current_dict = self.keyword_trie_dict
            # skip to end of word
            idy = idx + 1
            while idy < sentence_len:
                char = sentence[idy]
                current_word += orig_sentence[idy]
                if char not in self.non_word_boundaries:
                    break
                idy += 1
            idx = idy
            new_sentence += current_word
            current_word = 
            current_white_space = 
        # if we are end of sentence and have a sequence discovered
        if idx + 1 >= sentence_len:
            if self._keyword in current_dict:
                sequence_found = current_dict[self._keyword]
                new_sentence += sequence_found
        idx += 1
    return new_sentence
Code 5: Python code for replacing keywords with standardized names  from dictionary in input string.
Output

A new string with replaced standardized names found in the string x, as shown in Figure 5.

3 Benchmarking FlashText And Regex

As shown in Figure 1 and 2, FlashText is much faster than Regex. Now we will benchmark and compare FlashText and Regex.

3.1 Searching keywords

Python code is used to benchmark search keywords feature. First we will generate a corpus of 10K random words of randomly chosen lengths. Then we will choose 1K terms from the list of words and join them to create a document.

We will choose k number of terms terms from the corpus, where k {0, 1000, 2000, .. , 20000}. We will search this list of keywords in the document using both Regex and FlashText and time them.

from flashtext import FlashText
import random
import string
import re
import time
def get_word_of_length(str_length):
    # generate a random word of given length
    return .join(random.choice(string.ascii_lowercase) for _ in range(str_length))
# generate a list of 100K words of randomly chosen size
all_words = [get_word_of_length(random.choice([3, 4, 5, 6, 7, 8])) for i in range(100000)]
print(’Count  | FlashText | Regex    )
print(’——————————’)
for keywords_length in [0, 1000, 5000, 10000, 15000]:
    # chose 1000 terms and create a string to search in.
    all_words_chosen = random.sample(all_words, 1000)
    story =  .join(all_words_chosen)
    # get unique keywords from the list of words generated.
    unique_keywords_sublist = list(set(random.sample(all_words, keywords_length)))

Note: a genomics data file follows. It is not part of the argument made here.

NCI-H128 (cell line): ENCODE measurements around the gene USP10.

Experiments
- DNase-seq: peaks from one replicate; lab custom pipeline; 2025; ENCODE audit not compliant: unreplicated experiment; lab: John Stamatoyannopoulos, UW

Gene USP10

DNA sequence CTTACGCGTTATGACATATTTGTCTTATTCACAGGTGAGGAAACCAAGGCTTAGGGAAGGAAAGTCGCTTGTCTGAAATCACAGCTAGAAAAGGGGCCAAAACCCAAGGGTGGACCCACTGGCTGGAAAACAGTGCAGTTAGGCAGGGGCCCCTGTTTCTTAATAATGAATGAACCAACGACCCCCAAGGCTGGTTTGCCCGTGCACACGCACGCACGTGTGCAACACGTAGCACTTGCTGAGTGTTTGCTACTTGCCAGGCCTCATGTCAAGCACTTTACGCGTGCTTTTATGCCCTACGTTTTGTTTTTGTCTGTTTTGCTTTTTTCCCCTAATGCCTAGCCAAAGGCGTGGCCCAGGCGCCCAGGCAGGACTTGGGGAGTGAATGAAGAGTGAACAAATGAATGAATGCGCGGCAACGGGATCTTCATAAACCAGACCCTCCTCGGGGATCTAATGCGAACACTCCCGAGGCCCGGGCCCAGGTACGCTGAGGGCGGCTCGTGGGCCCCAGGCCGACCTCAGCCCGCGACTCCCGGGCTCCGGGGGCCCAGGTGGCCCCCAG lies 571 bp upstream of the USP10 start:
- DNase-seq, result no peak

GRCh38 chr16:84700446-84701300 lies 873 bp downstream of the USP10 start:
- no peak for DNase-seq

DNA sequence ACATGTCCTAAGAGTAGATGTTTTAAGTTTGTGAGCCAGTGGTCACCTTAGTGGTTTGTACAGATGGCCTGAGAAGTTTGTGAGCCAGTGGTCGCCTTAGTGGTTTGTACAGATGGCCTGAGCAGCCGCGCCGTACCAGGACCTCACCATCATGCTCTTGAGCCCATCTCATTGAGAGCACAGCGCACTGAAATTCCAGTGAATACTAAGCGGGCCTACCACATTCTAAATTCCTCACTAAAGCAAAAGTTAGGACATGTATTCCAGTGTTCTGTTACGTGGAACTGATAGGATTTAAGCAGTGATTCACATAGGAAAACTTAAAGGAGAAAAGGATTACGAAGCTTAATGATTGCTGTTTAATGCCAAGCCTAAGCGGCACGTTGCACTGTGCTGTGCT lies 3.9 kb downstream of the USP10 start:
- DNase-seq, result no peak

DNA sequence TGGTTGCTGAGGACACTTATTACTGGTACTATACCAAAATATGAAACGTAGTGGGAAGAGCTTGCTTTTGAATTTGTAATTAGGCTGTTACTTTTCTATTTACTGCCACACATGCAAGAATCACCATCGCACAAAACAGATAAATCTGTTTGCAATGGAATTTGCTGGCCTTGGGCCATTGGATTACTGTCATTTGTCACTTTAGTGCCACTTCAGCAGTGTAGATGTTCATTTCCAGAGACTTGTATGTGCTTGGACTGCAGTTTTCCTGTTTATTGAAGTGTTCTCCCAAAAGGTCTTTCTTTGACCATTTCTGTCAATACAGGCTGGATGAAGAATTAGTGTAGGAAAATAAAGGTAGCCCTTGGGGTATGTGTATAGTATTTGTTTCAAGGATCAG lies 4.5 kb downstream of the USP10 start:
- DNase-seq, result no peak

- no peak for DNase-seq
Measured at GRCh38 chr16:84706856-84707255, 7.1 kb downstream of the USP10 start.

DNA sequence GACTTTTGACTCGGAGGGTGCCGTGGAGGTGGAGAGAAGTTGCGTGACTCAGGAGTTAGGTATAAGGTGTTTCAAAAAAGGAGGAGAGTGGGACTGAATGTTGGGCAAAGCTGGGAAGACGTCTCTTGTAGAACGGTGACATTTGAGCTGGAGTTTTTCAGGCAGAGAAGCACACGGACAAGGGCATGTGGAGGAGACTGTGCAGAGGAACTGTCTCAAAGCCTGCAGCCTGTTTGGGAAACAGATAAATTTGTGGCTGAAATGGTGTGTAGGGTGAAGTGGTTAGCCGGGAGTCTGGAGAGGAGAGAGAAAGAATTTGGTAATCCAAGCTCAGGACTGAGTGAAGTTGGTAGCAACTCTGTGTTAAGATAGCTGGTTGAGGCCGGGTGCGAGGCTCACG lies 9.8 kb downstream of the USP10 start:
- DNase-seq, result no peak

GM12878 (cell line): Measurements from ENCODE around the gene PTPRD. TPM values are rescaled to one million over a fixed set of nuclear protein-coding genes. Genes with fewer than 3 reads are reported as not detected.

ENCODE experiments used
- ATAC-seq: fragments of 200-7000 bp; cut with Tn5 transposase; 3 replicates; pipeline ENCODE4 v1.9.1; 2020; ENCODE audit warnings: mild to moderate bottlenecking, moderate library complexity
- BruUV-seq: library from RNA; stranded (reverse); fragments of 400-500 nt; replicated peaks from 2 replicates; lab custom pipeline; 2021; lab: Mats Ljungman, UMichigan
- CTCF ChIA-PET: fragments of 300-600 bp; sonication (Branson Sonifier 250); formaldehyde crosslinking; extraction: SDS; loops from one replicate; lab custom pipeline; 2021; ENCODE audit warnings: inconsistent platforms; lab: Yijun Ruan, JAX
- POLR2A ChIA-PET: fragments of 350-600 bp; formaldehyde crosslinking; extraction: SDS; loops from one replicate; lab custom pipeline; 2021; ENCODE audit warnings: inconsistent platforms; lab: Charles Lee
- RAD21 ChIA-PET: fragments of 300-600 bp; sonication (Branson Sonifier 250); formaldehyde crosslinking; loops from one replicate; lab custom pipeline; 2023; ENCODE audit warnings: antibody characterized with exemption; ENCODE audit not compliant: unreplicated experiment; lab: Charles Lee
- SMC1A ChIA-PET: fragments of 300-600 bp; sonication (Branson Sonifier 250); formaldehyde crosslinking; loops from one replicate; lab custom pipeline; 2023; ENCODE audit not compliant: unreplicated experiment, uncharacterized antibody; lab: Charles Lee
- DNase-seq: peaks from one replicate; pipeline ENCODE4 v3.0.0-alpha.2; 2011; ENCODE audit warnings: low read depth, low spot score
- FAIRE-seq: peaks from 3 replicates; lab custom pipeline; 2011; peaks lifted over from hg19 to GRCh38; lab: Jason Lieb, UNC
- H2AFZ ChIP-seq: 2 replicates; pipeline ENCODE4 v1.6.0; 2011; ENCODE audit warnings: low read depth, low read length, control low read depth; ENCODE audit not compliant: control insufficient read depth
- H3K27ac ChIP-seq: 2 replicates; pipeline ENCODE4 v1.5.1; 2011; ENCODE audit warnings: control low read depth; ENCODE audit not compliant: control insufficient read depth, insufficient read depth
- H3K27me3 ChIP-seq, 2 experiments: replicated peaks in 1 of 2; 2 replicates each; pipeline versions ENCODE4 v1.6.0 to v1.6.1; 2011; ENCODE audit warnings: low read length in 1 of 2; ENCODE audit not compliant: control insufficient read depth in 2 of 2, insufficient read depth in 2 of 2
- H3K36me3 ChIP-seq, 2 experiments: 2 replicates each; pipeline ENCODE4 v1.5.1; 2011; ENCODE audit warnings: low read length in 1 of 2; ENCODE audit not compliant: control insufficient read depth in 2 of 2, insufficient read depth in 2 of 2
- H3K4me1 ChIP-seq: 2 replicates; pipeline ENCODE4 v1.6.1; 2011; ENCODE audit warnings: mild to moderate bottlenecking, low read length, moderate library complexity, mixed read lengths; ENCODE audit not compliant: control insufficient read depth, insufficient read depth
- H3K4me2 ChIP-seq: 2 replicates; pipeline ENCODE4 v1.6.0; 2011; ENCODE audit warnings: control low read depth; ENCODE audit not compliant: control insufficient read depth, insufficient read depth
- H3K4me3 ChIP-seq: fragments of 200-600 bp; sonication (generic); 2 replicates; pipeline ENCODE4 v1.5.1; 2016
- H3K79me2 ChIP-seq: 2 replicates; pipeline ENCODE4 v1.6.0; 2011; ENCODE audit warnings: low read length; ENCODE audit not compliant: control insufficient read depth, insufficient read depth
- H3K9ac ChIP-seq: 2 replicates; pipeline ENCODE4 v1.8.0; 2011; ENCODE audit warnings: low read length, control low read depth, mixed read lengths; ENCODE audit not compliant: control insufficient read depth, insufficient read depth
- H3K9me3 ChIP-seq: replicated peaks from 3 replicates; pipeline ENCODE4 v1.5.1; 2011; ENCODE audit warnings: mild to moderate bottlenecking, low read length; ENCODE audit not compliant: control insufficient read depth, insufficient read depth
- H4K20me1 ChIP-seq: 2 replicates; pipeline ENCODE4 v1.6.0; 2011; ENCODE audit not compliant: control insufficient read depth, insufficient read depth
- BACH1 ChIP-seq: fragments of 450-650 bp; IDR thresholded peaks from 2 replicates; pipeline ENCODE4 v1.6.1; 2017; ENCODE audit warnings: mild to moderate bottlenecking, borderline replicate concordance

# compile Regex
    compiled_re = re.compile(’|’.join([r’\b’ + keyword + r’\b’ for keyword in unique_keywords_sublist]))
    # add keywords to Flashtext
    keyword_processor = FlashText()
    keyword_processor.add_keywords_from_list(unique_keywords_sublist)
    # time the modules
    start = time.time()
    _ = keyword_processor.extract_keywords(story)
    mid = time.time()
    _ = compiled_re.findall(story)
    end = time.time()
    # print output
    print(str(keywords_length).ljust(6), ’|’,
          ”{0:.5f}”.format(mid - start).ljust(9), ’|’,
          ”{0:.5f}”.format(end - mid).ljust(9), ’|’,)
# output: Data for Figure 1
Code 6: Python code to benchmark FlashText and Regex keyword search. Github Gist Link .

Github Gist Link for Keyword Search Benchmark code 555 Search Keywords: https://gist.github.com/vi3k6i5/604eefd92866d081cfa19f862224e4a0

3.2 Replace keywords

Code to benchmark replace keywords feature.

from flashtext import FlashText
import random
import string
import re
import time
def get_word_of_length(str_length):
    # generate a random word of given length
    return .join(random.choice(string.ascii_lowercase) for _ in range(str_length))
# generate a list of 100K words of randomly chosen size
all_words = [get_word_of_length(random.choice([3, 4, 5, 6, 7, 8])) for i in range(100000)]
print(’Count  | FlashText | Regex    )
print(’——————————’)
for keywords_length in [0, 1000, 5000, 10000, 15000]:
    # chose 1000 terms and create a string to search in.
    all_words_chosen = random.sample(all_words, 1000)
    story =  .join(all_words_chosen)
    # get unique keywords from the list of words generated.
    unique_keywords_sublist = list(set(random.sample(all_words, keywords_length)))
    # add keywords to Flashtext
    keyword_processor = FlashText()
    for keyword in unique_keywords_sublist:
        keyword_processor.add_keyword(keyword, ’_keyword_’)
    # time the modules
    start = time.time()
    _ = keyword_processor.replace_keywords(story)
    mid = time.time()
    for keyword in unique_keywords_sublist:
        story = re.sub(r’\b’ + keyword + r’\b’, ’_keyword_’, story)
    end = time.time()
    # print output
    print(str(keywords_length).ljust(6), ’|’,
          ”{0:.5f}”.format(mid - start).ljust(9), ’|’,
          ”{0:.5f}”.format(end - mid).ljust(9), ’|’,)
# output: Data for Figure 2
Code 7: Python code to benchmark FlashText and Regex keyword replace. .

Github Gist Link for Replace Keywords Benchmark code 666 Replace Keywords: https://gist.github.com/vi3k6i5/dc3335ee46ab9f650b19885e8ade6c7a

Conclusion

As we saw, FlashText is fast and well suited for keyword search/replace. It’s much faster than Regex when the keywords are complete. The complexity of the algorithm is linear in length of the searched text. It is specially useful when the number of keywords is large since all keywords can be simultaneously matched in one pass over the input string.